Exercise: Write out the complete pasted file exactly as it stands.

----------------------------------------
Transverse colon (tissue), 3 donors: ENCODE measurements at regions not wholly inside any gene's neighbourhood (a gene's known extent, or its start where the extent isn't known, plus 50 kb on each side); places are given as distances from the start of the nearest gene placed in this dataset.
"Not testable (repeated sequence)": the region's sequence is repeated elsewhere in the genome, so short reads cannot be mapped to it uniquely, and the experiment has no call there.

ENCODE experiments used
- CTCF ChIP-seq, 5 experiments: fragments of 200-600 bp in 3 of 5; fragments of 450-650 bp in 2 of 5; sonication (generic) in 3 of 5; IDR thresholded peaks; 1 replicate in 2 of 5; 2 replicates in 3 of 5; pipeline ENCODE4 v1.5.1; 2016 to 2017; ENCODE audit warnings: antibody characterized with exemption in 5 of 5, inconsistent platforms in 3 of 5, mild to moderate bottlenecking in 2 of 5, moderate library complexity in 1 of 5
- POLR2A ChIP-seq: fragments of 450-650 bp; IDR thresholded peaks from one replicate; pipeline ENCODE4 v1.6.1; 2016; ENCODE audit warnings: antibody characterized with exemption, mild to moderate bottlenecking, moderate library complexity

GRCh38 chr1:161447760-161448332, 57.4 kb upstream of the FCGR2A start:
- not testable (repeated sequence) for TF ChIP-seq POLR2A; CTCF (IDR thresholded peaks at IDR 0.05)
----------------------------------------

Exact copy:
Transverse colon (tissue), 3 donors: ENCODE measurements at regions not wholly inside any gene's neighbourhood (a gene's known extent, or its start where the extent isn't known, plus 50 kb on each side); places are given as distances from the start of the nearest gene placed in this dataset.
"Not testable (repeated sequence)": the region's sequence is repeated elsewhere in the genome, so short reads cannot be mapped to it uniquely, and the experiment has no call there.

ENCODE experiments used
- CTCF ChIP-seq, 5 experiments: fragments of 200-600 bp in 3 of 5; fragments of 450-650 bp in 2 of 5; sonication (generic) in 3 of 5; IDR thresholded peaks; 1 replicate in 2 of 5; 2 replicates in 3 of 5; pipeline ENCODE4 v1.5.1; 2016 to 2017; ENCODE audit warnings: antibody characterized with exemption in 5 of 5, inconsistent platforms in 3 of 5, mild to moderate bottlenecking in 2 of 5, moderate library complexity in 1 of 5
- POLR2A ChIP-seq: fragments of 450-650 bp; IDR thresholded peaks from one replicate; pipeline ENCODE4 v1.6.1; 2016; ENCODE audit warnings: antibody characterized with exemption, mild to moderate bottlenecking, moderate library complexity

GRCh38 chr1:161447760-161448332, 57.4 kb upstream of the FCGR2A start:
- not testable (repeated sequence) for TF ChIP-seq POLR2A; CTCF (IDR thresholded peaks at IDR 0.05)